- Isaiah 9:2-7
- Titus 2:11-14
- Luke 2:1-20
Sunday Morning Conversations
- We will resume conversations in January.
- 9:40 am Sunday
As early as the fourth century, Christians used different colors to enforce the emotions and ideas associated with each season of the church year. At St. James, you see these colors used in the banners, paraments (the cloth that hangs on the altar, pulpit, and lectern), and in the pastors’ vestments.
Blue is used during Advent. It is a color of the sky and brings to mind hope. As we prepare for the festival of Christmas, Advent’s blue symbolizes waiting and expectation.
White is used for the seasons of Christmas and Easter, and other festivals of Christ. It is a color of light and brightness, bringing to mind the joy and festivity of these seasons and festivals.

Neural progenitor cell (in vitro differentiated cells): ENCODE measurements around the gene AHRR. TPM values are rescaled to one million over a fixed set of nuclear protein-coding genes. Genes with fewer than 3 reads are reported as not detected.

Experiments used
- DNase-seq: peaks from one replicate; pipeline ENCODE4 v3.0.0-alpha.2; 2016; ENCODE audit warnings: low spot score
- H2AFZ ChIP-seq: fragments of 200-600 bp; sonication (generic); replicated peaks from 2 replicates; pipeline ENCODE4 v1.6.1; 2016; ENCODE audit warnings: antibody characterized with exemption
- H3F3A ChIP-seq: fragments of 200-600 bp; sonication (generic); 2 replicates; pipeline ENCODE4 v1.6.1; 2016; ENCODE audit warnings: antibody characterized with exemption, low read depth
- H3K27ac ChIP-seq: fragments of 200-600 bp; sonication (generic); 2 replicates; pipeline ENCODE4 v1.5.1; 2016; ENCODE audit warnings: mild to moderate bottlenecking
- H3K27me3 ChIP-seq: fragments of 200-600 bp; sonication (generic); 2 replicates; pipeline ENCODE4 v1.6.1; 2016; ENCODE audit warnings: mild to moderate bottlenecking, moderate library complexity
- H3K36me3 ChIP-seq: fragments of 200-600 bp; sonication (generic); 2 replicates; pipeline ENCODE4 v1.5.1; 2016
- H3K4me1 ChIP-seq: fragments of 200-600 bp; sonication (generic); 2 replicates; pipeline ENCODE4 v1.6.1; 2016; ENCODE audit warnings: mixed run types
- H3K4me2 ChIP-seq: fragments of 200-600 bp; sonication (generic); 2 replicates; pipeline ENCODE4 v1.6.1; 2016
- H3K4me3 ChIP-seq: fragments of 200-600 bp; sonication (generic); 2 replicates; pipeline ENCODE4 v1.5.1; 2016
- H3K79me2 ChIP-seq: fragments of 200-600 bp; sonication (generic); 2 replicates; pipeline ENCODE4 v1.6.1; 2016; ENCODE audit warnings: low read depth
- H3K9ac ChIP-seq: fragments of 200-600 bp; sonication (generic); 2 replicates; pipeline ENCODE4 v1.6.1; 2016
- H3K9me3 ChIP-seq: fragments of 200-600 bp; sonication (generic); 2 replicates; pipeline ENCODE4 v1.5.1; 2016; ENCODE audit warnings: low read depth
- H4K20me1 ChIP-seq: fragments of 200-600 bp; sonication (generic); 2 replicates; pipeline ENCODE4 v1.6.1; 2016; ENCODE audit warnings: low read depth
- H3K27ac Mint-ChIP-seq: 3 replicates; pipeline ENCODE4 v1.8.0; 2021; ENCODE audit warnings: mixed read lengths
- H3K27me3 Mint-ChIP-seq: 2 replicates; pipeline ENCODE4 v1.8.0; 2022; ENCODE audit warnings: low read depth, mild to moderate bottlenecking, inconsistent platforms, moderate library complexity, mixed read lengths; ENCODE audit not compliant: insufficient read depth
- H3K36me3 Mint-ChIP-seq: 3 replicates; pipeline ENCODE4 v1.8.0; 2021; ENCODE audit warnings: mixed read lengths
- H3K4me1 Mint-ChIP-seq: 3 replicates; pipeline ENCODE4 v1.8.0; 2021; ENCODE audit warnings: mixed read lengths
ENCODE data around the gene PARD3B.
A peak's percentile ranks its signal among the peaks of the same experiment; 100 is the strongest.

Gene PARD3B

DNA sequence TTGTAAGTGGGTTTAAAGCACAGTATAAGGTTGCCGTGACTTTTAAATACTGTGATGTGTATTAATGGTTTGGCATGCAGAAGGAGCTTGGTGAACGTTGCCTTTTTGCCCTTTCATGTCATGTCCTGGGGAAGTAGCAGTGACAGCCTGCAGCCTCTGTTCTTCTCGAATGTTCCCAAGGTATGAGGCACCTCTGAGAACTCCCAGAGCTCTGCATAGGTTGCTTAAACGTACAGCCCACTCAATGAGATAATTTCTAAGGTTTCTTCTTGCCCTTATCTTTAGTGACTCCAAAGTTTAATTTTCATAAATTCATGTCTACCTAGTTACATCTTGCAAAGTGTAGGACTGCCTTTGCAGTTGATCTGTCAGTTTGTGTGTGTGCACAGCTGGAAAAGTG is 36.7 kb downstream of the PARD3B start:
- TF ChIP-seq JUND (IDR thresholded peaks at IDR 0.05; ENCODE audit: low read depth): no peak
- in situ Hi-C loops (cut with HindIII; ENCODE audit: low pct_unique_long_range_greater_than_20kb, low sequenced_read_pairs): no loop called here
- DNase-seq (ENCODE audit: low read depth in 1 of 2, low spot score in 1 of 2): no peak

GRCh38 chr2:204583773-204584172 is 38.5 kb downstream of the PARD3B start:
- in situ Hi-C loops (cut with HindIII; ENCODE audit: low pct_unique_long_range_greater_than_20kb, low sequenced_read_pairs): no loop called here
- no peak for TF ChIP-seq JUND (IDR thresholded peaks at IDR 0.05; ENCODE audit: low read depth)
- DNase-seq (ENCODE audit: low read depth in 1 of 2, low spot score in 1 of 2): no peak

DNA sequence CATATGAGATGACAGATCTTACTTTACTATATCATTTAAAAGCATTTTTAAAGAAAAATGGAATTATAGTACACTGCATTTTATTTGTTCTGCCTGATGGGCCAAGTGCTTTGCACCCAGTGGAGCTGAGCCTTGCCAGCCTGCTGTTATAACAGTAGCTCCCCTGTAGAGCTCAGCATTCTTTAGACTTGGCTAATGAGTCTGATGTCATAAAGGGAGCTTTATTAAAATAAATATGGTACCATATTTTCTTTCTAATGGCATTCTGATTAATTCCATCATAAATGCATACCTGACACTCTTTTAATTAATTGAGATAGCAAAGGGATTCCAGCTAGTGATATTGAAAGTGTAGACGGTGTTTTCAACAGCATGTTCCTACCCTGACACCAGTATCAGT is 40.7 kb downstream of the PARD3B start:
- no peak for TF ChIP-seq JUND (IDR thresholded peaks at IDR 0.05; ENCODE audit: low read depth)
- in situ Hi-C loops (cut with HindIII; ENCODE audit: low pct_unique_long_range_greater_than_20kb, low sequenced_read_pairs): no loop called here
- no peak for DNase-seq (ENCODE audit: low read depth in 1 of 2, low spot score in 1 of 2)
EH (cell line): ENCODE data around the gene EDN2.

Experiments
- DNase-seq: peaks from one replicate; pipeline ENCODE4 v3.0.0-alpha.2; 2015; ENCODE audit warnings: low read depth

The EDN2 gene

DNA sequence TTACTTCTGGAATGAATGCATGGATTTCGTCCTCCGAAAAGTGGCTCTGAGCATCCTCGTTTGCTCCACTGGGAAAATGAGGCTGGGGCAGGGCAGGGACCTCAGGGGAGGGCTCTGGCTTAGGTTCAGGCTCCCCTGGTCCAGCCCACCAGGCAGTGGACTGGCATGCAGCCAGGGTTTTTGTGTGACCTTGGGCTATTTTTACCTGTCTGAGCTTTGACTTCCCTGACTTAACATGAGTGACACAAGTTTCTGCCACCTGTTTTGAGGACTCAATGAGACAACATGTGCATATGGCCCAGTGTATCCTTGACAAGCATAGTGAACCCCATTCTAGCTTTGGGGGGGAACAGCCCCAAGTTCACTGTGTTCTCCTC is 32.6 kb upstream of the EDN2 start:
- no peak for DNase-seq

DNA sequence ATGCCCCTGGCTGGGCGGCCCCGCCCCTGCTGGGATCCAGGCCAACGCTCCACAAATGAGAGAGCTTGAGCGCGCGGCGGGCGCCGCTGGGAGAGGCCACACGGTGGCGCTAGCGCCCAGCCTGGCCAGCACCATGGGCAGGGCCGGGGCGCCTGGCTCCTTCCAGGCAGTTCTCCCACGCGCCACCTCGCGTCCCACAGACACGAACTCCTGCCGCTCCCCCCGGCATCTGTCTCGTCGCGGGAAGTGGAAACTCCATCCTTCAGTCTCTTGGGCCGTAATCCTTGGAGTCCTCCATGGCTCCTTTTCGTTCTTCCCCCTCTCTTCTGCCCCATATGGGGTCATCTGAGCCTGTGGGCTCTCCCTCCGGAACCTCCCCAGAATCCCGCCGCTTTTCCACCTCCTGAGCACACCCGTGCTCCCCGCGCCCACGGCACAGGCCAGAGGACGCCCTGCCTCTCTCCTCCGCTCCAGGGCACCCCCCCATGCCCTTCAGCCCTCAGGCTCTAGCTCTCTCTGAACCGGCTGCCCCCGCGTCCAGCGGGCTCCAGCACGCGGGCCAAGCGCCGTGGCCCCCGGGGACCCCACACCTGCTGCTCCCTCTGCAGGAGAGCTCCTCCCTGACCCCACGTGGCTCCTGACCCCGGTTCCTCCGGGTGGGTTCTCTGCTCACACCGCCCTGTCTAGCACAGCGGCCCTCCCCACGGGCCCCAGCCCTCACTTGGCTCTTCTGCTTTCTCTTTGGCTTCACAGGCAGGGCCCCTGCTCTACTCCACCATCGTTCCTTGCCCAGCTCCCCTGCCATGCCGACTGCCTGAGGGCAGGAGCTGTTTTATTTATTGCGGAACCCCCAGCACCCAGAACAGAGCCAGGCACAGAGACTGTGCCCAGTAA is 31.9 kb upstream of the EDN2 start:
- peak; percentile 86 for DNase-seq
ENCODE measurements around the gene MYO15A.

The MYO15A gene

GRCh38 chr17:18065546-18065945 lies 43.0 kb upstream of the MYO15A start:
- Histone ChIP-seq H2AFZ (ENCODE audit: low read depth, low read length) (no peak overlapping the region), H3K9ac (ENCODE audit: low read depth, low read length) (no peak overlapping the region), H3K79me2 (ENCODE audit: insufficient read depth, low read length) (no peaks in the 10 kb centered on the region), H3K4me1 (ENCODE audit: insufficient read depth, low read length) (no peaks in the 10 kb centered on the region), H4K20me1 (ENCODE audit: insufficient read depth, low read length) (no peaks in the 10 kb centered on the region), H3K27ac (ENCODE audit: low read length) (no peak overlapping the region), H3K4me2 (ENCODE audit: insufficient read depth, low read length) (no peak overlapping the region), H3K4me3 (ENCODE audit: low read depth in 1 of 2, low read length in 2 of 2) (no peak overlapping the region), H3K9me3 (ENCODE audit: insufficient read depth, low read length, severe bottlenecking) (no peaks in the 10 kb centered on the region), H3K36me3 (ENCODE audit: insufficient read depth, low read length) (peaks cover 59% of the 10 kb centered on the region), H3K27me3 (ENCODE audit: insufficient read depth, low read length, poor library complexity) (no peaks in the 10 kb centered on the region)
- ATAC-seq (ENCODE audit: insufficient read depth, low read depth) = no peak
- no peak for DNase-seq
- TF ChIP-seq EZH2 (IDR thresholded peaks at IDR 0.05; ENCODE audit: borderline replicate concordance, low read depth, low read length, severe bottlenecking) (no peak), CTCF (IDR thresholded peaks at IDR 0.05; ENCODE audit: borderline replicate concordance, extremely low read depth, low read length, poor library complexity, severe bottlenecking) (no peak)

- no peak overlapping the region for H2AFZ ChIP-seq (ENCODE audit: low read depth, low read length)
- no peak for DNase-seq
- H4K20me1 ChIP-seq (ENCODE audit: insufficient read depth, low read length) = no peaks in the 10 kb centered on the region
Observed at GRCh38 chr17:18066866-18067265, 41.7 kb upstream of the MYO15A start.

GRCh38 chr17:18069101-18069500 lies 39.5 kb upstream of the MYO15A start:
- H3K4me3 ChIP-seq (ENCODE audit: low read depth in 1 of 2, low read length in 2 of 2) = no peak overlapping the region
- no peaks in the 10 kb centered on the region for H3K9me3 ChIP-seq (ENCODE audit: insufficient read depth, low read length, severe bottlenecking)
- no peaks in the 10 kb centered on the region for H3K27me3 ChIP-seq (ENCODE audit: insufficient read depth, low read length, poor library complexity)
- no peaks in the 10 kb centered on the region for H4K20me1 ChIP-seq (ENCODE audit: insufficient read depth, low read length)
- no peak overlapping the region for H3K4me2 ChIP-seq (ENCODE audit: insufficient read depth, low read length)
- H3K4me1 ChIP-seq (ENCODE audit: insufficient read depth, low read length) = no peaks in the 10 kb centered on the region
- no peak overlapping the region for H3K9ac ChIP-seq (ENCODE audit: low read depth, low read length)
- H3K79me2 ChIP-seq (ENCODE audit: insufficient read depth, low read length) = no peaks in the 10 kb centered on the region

Green represents growth. It is the color used for the seasons of Epiphany and Time After Pentecost. These two seasons, sometimes called the “Time of the Church” focus on spiritual growth, mission, and the teachings of Jesus.
Purple is an ancient royal color, and is also associated with repentance from sin. As we prepare for Easter, we think about ways to turn around, repent, and look forward to the new life promised to us in Christ.
Red, the color of fire, energy, and blood, is used for the Day of Pentecost (which celebrates the giving of the Holy Spirit to the gathered people of God) and Reformation Sunday (which celebrates semper reformanda—the always faithfully reforming church).